Seedless watermelon seeds are actually regular watermelon seeds that have been treated with a special chemical that makes them sterile. A seedless watermelon plant still needs to be pollinated by a regular watermelon plant, so most seedless watermelon packets will include both seedless and seeded watermelon seeds. However, it is wise when planting seedless to make sure you have planted at least one seeded watermelon variety with it. Watermelons need warm soil to germinate, so start the seeds indoors to get a jump on the growing season.
Put a masking tape label on each plastic seed tray, marking one seedless and one seeded.
Soak your peat pellets in lukewarm water until they expand, and then place them in a plastic seed tray. Allow the peat pellets to sit for four hours before planting seeds into them.
Insert one to two seeds, 1 inch deep, into each peat pellet, and scrape some of the pellet dirt back over them. Plant the seedless seeds in the pellets on the seedless tray, and vice versa.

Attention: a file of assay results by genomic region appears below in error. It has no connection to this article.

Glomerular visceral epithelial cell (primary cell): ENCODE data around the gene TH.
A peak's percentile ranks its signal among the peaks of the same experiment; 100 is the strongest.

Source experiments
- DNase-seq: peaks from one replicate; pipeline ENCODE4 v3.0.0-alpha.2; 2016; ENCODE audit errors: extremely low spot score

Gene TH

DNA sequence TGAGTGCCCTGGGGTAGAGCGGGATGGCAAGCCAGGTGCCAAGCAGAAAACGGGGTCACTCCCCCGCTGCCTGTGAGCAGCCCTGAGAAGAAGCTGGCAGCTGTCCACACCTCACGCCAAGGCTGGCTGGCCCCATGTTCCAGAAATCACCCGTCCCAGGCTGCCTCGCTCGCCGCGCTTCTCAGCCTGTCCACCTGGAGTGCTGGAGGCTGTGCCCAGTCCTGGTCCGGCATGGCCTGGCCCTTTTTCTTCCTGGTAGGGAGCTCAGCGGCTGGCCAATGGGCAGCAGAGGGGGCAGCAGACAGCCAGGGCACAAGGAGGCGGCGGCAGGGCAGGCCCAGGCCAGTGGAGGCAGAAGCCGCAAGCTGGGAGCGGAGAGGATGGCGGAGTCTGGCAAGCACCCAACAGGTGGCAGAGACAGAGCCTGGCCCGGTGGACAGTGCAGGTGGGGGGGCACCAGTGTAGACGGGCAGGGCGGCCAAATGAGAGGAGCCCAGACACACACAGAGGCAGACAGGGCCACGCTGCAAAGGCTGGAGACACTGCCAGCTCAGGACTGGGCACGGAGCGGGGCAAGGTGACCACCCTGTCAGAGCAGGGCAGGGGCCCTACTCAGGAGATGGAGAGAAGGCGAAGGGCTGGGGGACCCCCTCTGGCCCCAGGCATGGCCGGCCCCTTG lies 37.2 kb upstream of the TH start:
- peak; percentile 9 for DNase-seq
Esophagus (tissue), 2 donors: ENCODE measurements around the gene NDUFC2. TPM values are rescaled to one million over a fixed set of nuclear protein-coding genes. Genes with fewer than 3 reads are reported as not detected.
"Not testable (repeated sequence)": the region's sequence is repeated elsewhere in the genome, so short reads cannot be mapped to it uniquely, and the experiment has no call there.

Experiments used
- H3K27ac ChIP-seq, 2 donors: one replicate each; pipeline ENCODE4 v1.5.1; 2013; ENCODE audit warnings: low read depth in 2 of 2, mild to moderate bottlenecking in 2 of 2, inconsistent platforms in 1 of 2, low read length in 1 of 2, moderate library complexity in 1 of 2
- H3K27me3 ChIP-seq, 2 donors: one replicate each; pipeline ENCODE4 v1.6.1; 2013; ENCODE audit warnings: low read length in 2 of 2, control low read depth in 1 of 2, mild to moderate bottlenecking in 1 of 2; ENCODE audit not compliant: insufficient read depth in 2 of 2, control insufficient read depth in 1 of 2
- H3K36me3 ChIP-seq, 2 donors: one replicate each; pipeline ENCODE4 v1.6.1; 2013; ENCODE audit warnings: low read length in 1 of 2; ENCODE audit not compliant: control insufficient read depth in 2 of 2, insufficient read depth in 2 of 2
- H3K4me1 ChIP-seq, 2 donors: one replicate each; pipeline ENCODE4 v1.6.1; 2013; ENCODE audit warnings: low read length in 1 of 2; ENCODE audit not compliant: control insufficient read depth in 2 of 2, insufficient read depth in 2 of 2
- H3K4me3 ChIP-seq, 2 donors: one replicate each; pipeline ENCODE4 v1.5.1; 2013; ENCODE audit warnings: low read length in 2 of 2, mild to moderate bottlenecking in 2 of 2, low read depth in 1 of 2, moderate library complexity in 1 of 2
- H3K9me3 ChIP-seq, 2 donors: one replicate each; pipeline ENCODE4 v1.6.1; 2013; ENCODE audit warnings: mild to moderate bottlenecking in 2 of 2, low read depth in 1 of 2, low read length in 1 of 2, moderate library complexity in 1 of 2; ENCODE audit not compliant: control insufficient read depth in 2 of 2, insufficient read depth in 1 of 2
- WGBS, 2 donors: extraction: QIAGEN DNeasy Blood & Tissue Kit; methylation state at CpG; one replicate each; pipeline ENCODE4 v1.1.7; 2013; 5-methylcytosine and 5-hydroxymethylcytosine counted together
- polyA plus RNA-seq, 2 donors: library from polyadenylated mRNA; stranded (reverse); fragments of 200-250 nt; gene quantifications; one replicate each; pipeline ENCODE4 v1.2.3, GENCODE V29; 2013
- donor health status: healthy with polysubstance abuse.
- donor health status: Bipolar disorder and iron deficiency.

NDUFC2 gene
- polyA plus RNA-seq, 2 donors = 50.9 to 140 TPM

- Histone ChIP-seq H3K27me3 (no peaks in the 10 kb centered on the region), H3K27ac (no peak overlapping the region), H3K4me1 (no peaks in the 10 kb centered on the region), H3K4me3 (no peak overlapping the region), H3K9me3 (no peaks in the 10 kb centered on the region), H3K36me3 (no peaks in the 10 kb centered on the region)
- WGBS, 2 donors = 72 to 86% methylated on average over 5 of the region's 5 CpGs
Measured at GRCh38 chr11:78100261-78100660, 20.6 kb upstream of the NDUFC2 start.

Cover the trays with plastic wrap and place them in a warm, bright location with daytime temperatures of at least 70 to 80 degrees F. When half of the seedlings have emerged, remove the plastic wrap.
Move the seed trays to a sunny window and ensure that the temperature remains between 70 and 80 degrees F.
Plant the seedlings in the garden approximately three weeks after sowing the seeds indoors. One week before transplanting, loosen the garden soil to a depth of 6 inches with a rototiller or hoe and shovel. Cover the watermelon growing area with black plastic to help warm the soil. Remove the plastic before planting.
Mound up a hill of soil that is approximately 2 feet in diameter and 1 foot tall. Pour 2 inches of compost or manure over the entire hill and work it into the soil with a hoe. Compost can be found at any nursery or lawn and garden center.
Cut the netting on the bottom and sides of the peat pellet with a sharp knife. Dig a hole in the mound that is just slightly larger than the peat pellet and insert the pellet into the soil. Pack the soil around the root system of the seedling. Dig another hole in the mound and plant a seeded watermelon variety.
Repeat steps 6 and 7 for additional seedlings. Space mounds 6 feet apart, and space the rows 4 feet apart if you have more than one row.
Keep the soil moist, but not overly wet.